New Tool Helps Growers With Climate Variability

Daniel CooperWeather


A new web-based tool will help growers reduce risks that come with climate variability. It’s called the climate indicators tool, the newest addition to AgroClimate.

AgroClimate is a web-based platform designed 15 years ago by Clyde Fraisse, a University of Florida Institute of Food and Agricultural Sciences (UF/IFAS) professor of agricultural and biological engineering.

Growers can use the new tool to track weather conditions and indicators in places where there isn’t a weather station in the vicinity of their farm, Fraisse said. It’s designed to help agricultural producers in Florida and around the world.

“The potential impacts of weather on agriculture can be better understood when typical meteorological variables such as precipitation and temperature are translated into measures that can better help us understand the effects of climate on crop development and yield,” said Fraisse. He is the lead author of a new Ask IFAS document on the climate indicators tool.

Among other things, the tool tracks:

  • Growing-degree days, also called “heat units.” These are based on the fact that a plant develops only when the average temperature exceeds a base temperature. This can help growers track if crops are developing faster or slower and when certain critical development phases are reached.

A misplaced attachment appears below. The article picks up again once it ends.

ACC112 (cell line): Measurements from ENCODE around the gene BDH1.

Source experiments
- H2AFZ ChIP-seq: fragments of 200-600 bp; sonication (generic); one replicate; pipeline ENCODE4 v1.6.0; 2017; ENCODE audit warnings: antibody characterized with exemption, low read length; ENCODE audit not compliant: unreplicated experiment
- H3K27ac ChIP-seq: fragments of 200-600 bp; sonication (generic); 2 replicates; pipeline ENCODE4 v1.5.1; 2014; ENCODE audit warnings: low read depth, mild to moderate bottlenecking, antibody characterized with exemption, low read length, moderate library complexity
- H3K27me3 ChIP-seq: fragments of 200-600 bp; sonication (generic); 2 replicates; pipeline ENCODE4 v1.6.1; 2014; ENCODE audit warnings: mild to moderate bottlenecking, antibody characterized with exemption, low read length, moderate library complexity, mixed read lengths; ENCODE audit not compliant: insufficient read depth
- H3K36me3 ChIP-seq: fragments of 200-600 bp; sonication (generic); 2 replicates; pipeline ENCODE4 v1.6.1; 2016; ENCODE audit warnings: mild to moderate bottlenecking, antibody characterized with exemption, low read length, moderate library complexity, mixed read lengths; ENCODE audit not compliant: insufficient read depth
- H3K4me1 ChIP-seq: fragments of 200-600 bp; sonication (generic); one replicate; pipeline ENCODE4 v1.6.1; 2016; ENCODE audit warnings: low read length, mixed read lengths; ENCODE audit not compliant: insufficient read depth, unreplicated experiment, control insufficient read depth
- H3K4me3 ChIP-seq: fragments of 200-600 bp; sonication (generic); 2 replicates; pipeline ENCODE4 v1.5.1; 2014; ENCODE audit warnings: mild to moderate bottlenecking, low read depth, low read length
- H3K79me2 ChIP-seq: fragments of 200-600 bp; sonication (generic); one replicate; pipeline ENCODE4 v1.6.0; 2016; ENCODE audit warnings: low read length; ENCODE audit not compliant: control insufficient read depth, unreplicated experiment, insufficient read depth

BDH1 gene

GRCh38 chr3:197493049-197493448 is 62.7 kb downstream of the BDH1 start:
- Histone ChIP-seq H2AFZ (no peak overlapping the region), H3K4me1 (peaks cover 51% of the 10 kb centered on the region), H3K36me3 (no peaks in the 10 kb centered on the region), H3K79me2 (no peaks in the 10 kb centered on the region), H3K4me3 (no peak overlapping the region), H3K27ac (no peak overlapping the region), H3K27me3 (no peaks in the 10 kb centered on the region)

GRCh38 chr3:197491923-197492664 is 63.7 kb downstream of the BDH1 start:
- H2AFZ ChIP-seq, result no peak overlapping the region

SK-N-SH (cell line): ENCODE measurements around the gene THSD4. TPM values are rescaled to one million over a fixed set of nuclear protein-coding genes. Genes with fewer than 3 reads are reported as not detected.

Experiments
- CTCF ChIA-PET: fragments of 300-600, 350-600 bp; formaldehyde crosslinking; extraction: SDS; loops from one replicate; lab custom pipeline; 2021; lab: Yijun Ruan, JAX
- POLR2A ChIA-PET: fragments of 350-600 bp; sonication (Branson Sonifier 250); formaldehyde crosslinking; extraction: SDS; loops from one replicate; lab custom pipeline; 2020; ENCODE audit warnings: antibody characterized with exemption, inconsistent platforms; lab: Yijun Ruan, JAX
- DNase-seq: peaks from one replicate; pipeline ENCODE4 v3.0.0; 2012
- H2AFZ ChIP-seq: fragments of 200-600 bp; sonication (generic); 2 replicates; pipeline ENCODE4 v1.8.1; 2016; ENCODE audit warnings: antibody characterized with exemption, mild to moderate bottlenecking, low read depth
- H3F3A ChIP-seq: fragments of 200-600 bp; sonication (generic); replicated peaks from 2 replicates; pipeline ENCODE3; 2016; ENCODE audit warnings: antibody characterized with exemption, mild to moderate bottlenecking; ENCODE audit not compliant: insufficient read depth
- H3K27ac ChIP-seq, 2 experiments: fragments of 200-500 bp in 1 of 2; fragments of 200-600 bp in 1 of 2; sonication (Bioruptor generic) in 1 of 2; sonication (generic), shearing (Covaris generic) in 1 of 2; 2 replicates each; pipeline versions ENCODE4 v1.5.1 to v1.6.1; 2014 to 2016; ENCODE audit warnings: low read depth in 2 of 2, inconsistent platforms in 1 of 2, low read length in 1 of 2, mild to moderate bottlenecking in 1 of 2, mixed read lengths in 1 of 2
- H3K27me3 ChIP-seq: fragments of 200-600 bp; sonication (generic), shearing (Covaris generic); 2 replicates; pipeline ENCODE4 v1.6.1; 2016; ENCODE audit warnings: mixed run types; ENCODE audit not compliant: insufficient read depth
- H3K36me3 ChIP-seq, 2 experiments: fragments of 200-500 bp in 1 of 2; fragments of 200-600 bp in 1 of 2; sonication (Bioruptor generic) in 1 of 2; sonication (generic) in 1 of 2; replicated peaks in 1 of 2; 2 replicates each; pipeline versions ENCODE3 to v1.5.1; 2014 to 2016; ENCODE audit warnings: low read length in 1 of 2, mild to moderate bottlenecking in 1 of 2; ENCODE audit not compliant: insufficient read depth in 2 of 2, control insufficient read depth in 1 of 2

• Chill accumulation – Plants need cool temperatures when they’re dormant in the winter so they can resume normal growth in the spring. Scientists call this exposure a “chilling accumulation requirement.”
  • Temperature-humidity index – the combination of air temperature and humidity that can help quantify heat stress in livestock.

The module can also tell users about climate anomalies, such as the fact that daily minimum temperatures in Florida have been above normal during the last eight to 10 years — a trend that most likely will lower the yield of certain crops.

Additionally, the new tool lets growers track current weather conditions up to the previous day and compare current observations — for instance, amount of rainfall in the last 15 days — to the historical observations for the same period during the last 40 years.

Among other things, AgroClimate hosts disease-alert systems for strawberries, blueberries and citrus. The systems tell growers when to take action to control diseases and provides updates about stress indicators.

Also on AgroClimate, growers can find seasonal forecasts and educational materials about the effects of the El Niño Southern Oscillation on Florida weather patterns and information about increasing resiliency to extreme weather events.

Source: UF/IFAS

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